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How to feel good after bad news

Discussion in 'General Motorcycling Discussion' started by Latestarter, Oct 29, 2014.

  1. I have just returned from Coffs Harbour after attending the funeral of the son of one of my best friend's who died suddenly from a epileptic seizure.... A brain disorder affecting over 400000 Australians. He had a great send off with over 300 people attending a lovely service and wake at his favourite ' watering hole'.

    Fortunately I had my son attend with me. He has suffered from anxiety, clinical depression then finally diagnosed with bipolar disorder. Explained a lot about many previous manic episodes that included buying a new Kawasaki ninja approx 10 years ago and my finding out later he did not have a license. Fortunately he only did 250 km and then sold it. He has suffered ( and his family) many 'disasters' over 25 years including serious car accidents and contemplating suicide.

    So while driving down the highway yesterday I thought about the above and made the following decisions:
    1. To find new ways of supporting my son to manage his mental illness and find an appropriate charity where I could support fundraising for mental disorders.
    2. Enjoy daily rides and expand my motor cycle activities. I noticed many tourers on the road so will now begin preparing and going on longer trips, only Wyong return so far or 180kms. Improve my skills on a daily basis supported by an approved training course.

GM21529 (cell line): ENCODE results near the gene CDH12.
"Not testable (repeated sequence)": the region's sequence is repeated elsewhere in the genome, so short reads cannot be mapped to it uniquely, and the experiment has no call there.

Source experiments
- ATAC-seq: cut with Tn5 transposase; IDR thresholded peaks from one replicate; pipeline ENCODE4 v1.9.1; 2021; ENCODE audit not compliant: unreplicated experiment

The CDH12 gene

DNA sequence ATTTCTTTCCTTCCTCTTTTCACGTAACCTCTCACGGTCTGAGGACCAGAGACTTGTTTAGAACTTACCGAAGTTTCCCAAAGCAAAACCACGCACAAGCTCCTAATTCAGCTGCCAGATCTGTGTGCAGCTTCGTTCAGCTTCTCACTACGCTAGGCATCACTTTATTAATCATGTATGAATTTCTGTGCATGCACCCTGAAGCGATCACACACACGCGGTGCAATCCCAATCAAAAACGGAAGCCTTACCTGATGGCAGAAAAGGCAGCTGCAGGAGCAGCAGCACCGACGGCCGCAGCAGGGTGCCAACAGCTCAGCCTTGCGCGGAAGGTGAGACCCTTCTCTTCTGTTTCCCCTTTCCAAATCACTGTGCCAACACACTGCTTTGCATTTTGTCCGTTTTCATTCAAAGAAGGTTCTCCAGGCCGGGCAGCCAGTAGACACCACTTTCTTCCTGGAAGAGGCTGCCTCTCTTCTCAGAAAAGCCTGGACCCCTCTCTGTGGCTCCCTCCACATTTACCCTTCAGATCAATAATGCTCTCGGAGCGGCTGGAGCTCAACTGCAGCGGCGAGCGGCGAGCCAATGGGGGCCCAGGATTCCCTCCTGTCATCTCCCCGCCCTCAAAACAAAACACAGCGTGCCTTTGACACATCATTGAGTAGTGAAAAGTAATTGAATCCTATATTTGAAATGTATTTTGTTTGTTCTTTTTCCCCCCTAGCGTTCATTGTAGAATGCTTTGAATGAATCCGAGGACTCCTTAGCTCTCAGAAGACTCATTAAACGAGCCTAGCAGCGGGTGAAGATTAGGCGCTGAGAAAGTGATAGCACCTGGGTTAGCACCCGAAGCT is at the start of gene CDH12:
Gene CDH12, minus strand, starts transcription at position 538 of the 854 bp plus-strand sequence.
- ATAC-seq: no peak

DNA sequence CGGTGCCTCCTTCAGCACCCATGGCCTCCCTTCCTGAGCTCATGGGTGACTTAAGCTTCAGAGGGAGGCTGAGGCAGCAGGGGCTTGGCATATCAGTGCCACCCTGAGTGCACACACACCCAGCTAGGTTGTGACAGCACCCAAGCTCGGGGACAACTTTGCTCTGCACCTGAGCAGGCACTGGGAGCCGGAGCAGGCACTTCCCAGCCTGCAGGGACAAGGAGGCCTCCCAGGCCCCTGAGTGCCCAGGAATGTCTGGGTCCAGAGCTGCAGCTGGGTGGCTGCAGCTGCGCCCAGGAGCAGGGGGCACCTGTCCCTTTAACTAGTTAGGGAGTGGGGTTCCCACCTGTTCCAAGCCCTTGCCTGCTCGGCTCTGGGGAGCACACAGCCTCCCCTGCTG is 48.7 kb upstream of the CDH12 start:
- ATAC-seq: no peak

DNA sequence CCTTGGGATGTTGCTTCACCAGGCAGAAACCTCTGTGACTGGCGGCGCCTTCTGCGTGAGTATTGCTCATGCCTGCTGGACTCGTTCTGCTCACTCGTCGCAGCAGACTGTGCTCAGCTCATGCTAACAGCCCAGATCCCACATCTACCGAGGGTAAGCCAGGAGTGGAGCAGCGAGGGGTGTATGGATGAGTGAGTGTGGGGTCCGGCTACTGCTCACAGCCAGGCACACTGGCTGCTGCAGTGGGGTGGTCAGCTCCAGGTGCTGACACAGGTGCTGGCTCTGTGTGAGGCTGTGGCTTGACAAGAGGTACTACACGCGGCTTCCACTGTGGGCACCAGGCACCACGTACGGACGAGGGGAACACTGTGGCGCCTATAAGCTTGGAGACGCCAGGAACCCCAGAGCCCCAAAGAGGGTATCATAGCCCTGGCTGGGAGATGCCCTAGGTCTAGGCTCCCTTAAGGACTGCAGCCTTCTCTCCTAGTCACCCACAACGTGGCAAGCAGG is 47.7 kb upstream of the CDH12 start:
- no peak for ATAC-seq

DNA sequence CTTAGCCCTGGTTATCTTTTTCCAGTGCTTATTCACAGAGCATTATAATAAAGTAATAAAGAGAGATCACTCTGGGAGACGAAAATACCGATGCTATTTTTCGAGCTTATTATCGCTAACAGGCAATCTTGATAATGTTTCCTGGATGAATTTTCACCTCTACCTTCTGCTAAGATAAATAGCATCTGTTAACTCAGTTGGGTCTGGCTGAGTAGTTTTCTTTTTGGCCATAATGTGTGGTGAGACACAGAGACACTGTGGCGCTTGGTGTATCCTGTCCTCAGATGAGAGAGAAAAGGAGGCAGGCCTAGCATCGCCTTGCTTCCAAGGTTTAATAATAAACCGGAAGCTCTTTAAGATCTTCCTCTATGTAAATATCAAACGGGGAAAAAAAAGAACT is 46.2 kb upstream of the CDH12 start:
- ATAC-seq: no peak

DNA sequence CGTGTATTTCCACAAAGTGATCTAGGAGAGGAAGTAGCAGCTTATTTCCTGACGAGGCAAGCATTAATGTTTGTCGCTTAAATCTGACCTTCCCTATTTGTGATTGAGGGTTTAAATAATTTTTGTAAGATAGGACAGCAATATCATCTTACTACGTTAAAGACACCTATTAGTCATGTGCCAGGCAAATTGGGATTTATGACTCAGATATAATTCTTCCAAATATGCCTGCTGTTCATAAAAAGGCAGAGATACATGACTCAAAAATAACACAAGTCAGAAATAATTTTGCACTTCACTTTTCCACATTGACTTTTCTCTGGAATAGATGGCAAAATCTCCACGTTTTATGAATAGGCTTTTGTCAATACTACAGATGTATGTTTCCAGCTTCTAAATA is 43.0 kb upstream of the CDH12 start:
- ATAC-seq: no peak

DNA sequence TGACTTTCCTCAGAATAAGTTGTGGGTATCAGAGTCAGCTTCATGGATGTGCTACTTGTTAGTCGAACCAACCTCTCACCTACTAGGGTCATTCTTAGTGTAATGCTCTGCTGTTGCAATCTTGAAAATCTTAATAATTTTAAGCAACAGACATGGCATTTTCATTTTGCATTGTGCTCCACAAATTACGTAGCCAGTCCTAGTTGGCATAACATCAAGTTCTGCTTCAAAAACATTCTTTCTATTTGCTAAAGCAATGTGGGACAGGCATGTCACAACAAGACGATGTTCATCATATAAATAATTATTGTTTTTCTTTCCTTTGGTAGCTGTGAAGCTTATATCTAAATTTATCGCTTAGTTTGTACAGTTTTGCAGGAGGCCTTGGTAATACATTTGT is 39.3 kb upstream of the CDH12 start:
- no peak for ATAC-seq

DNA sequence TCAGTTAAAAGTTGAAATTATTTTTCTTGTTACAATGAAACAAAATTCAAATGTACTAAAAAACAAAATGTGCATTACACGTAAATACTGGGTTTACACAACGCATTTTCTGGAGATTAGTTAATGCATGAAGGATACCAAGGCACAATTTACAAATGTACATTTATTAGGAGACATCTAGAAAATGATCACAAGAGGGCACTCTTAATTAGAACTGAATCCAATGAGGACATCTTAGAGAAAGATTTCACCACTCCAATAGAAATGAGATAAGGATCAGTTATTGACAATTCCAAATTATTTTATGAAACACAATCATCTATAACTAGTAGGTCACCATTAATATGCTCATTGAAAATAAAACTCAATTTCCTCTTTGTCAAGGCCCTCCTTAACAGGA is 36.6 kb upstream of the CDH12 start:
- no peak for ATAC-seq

Today I have been doing some research and found:
    1. The "Black Dog Ride" movement involving thousands of Aussie motorcyclists raising money each year for mental health. Fantastic news, I will now explore ways of assisting Steve Andrews and his team. Maybe some NR members could comment on their experience.
    2. What should my touring preparations include? Obviously I need to find a soft pack?packing light? camp? Body match fit? Routes and petrol stations? Join a small group? I assume there is plenty of posts and blogs on this activity but feel free.
    3. Went for a ride this morning( to clear my head ) down to the Hawkesbury River and then coffee at PITs. Wore my open face Bell helmet, smelt the flowers, enjoyed the coffee but felt strange without my balls, no not what you are thinking, for 2 months I have carried 6 half tennis balls in my jacket to mark out and practice for MOST. Never thought I would feel so good having a bright red P plate on my bike.

    It is never too late....enjoy life regardless of what it throws at you.
    Ps. I also have a great wife of 43 years, my son holds down a full time job and takes medication, 2lovely daughters and 5 grandchildren 1-6 years old.... Who take up the rest of my spare time.
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  2. The Blackdog ride is a Netrider favourite and is highly supported in Victoria mainly through the excellent work of one of our members @GreyBM@GreyBM . I have ridden it in the last few years and often there are stories from fellow riders on how riding is one of their coping strategies. I am keenly aware that when I am feeling down, a ride in the hills, the smell of eucalyptus and either the solitude, or the company of fellow riders is incredibly healing. What we do is not just a form of transport but often balm to the soul.